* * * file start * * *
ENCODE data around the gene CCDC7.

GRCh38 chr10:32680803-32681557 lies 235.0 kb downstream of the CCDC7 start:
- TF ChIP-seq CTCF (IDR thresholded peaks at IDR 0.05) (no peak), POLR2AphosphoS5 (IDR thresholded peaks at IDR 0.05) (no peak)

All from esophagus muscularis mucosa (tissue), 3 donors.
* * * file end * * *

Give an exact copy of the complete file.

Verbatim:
ENCODE data around the gene CCDC7.

GRCh38 chr10:32680803-32681557 lies 235.0 kb downstream of the CCDC7 start:
- TF ChIP-seq CTCF (IDR thresholded peaks at IDR 0.05) (no peak), POLR2AphosphoS5 (IDR thresholded peaks at IDR 0.05) (no peak)

All from esophagus muscularis mucosa (tissue), 3 donors.